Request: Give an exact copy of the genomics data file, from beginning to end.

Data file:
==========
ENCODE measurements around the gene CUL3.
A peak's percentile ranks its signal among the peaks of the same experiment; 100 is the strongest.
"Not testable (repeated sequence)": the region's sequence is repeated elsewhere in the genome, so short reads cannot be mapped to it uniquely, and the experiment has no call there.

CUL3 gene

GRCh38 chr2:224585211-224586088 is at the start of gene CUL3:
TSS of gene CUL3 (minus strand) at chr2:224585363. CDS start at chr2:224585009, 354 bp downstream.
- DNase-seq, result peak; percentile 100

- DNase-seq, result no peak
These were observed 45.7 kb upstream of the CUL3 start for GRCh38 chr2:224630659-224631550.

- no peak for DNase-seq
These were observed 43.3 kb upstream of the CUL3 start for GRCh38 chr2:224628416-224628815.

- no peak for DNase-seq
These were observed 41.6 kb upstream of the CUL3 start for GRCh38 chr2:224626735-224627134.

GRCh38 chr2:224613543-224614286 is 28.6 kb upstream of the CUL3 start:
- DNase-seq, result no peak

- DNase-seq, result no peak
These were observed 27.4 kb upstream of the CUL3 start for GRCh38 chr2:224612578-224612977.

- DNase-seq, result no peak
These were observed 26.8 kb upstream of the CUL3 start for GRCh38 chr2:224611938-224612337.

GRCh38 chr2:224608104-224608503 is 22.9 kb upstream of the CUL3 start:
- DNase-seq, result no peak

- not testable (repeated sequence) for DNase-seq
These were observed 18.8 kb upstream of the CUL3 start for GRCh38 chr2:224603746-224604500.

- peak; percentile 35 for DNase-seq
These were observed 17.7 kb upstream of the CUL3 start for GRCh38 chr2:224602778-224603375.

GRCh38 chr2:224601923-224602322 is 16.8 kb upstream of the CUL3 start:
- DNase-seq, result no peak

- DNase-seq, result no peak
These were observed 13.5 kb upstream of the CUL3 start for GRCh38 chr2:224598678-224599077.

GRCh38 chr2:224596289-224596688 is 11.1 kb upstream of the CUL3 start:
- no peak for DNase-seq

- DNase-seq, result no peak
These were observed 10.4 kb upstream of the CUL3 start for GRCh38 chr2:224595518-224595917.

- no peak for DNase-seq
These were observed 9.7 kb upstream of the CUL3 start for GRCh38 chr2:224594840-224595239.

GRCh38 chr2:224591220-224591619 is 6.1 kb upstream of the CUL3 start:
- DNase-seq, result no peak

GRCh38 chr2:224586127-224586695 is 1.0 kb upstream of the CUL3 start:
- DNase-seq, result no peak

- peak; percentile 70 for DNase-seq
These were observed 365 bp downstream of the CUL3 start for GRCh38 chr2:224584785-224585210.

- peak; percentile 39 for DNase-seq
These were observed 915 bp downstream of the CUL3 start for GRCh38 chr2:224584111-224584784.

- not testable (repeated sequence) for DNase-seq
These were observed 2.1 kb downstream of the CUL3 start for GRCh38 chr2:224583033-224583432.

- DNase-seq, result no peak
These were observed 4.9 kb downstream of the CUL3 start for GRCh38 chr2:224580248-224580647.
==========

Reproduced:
ENCODE measurements around the gene CUL3.
A peak's percentile ranks its signal among the peaks of the same experiment; 100 is the strongest.
"Not testable (repeated sequence)": the region's sequence is repeated elsewhere in the genome, so short reads cannot be mapped to it uniquely, and the experiment has no call there.

CUL3 gene

GRCh38 chr2:224585211-224586088 is at the start of gene CUL3:
TSS of gene CUL3 (minus strand) at chr2:224585363. CDS start at chr2:224585009, 354 bp downstream.
- DNase-seq, result peak; percentile 100

- DNase-seq, result no peak
These were observed 45.7 kb upstream of the CUL3 start for GRCh38 chr2:224630659-224631550.

- no peak for DNase-seq
These were observed 43.3 kb upstream of the CUL3 start for GRCh38 chr2:224628416-224628815.

- no peak for DNase-seq
These were observed 41.6 kb upstream of the CUL3 start for GRCh38 chr2:224626735-224627134.

GRCh38 chr2:224613543-224614286 is 28.6 kb upstream of the CUL3 start:
- DNase-seq, result no peak

- DNase-seq, result no peak
These were observed 27.4 kb upstream of the CUL3 start for GRCh38 chr2:224612578-224612977.

- DNase-seq, result no peak
These were observed 26.8 kb upstream of the CUL3 start for GRCh38 chr2:224611938-224612337.

GRCh38 chr2:224608104-224608503 is 22.9 kb upstream of the CUL3 start:
- DNase-seq, result no peak

- not testable (repeated sequence) for DNase-seq
These were observed 18.8 kb upstream of the CUL3 start for GRCh38 chr2:224603746-224604500.

- peak; percentile 35 for DNase-seq
These were observed 17.7 kb upstream of the CUL3 start for GRCh38 chr2:224602778-224603375.

GRCh38 chr2:224601923-224602322 is 16.8 kb upstream of the CUL3 start:
- DNase-seq, result no peak

- DNase-seq, result no peak
These were observed 13.5 kb upstream of the CUL3 start for GRCh38 chr2:224598678-224599077.

GRCh38 chr2:224596289-224596688 is 11.1 kb upstream of the CUL3 start:
- no peak for DNase-seq

- DNase-seq, result no peak
These were observed 10.4 kb upstream of the CUL3 start for GRCh38 chr2:224595518-224595917.

- no peak for DNase-seq
These were observed 9.7 kb upstream of the CUL3 start for GRCh38 chr2:224594840-224595239.

GRCh38 chr2:224591220-224591619 is 6.1 kb upstream of the CUL3 start:
- DNase-seq, result no peak

GRCh38 chr2:224586127-224586695 is 1.0 kb upstream of the CUL3 start:
- DNase-seq, result no peak

- peak; percentile 70 for DNase-seq
These were observed 365 bp downstream of the CUL3 start for GRCh38 chr2:224584785-224585210.

- peak; percentile 39 for DNase-seq
These were observed 915 bp downstream of the CUL3 start for GRCh38 chr2:224584111-224584784.

- not testable (repeated sequence) for DNase-seq
These were observed 2.1 kb downstream of the CUL3 start for GRCh38 chr2:224583033-224583432.

- DNase-seq, result no peak
These were observed 4.9 kb downstream of the CUL3 start for GRCh38 chr2:224580248-224580647.